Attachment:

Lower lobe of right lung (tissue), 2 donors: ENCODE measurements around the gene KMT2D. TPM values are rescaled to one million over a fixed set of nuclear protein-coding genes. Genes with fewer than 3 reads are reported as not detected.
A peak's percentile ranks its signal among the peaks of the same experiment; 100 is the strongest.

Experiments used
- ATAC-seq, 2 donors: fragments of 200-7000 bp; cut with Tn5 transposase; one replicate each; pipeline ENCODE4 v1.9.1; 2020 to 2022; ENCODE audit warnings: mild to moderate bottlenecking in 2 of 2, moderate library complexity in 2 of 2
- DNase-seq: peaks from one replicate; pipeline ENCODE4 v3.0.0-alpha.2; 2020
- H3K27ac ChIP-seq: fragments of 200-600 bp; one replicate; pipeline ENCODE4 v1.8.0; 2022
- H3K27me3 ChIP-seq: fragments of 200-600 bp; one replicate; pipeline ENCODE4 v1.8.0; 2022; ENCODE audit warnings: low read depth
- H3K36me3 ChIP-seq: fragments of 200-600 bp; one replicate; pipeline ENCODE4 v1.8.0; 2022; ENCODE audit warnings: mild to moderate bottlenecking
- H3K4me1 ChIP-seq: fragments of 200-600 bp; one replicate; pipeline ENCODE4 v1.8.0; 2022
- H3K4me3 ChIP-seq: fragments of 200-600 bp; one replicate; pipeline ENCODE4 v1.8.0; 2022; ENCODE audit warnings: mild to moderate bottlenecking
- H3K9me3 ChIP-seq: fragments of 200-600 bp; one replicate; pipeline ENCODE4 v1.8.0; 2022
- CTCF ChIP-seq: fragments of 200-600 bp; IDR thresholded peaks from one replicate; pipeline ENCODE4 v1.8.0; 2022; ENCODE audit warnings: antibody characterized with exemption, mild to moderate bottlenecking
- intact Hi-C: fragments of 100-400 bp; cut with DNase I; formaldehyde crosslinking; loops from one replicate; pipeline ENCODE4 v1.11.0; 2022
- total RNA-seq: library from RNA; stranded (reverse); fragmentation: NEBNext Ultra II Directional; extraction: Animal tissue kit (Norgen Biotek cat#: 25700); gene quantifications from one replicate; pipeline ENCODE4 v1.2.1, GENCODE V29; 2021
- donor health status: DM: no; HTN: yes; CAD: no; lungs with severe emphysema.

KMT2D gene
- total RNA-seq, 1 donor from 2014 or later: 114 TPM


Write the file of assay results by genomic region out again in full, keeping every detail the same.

Lower lobe of right lung (tissue), 2 donors: ENCODE measurements around the gene KMT2D. TPM values are rescaled to one million over a fixed set of nuclear protein-coding genes. Genes with fewer than 3 reads are reported as not detected.
A peak's percentile ranks its signal among the peaks of the same experiment; 100 is the strongest.

Experiments used
- ATAC-seq, 2 donors: fragments of 200-7000 bp; cut with Tn5 transposase; one replicate each; pipeline ENCODE4 v1.9.1; 2020 to 2022; ENCODE audit warnings: mild to moderate bottlenecking in 2 of 2, moderate library complexity in 2 of 2
- DNase-seq: peaks from one replicate; pipeline ENCODE4 v3.0.0-alpha.2; 2020
- H3K27ac ChIP-seq: fragments of 200-600 bp; one replicate; pipeline ENCODE4 v1.8.0; 2022
- H3K27me3 ChIP-seq: fragments of 200-600 bp; one replicate; pipeline ENCODE4 v1.8.0; 2022; ENCODE audit warnings: low read depth
- H3K36me3 ChIP-seq: fragments of 200-600 bp; one replicate; pipeline ENCODE4 v1.8.0; 2022; ENCODE audit warnings: mild to moderate bottlenecking
- H3K4me1 ChIP-seq: fragments of 200-600 bp; one replicate; pipeline ENCODE4 v1.8.0; 2022
- H3K4me3 ChIP-seq: fragments of 200-600 bp; one replicate; pipeline ENCODE4 v1.8.0; 2022; ENCODE audit warnings: mild to moderate bottlenecking
- H3K9me3 ChIP-seq: fragments of 200-600 bp; one replicate; pipeline ENCODE4 v1.8.0; 2022
- CTCF ChIP-seq: fragments of 200-600 bp; IDR thresholded peaks from one replicate; pipeline ENCODE4 v1.8.0; 2022; ENCODE audit warnings: antibody characterized with exemption, mild to moderate bottlenecking
- intact Hi-C: fragments of 100-400 bp; cut with DNase I; formaldehyde crosslinking; loops from one replicate; pipeline ENCODE4 v1.11.0; 2022
- total RNA-seq: library from RNA; stranded (reverse); fragmentation: NEBNext Ultra II Directional; extraction: Animal tissue kit (Norgen Biotek cat#: 25700); gene quantifications from one replicate; pipeline ENCODE4 v1.2.1, GENCODE V29; 2021
- donor health status: DM: no; HTN: yes; CAD: no; lungs with severe emphysema.

KMT2D gene
- total RNA-seq, 1 donor from 2014 or later: 114 TPM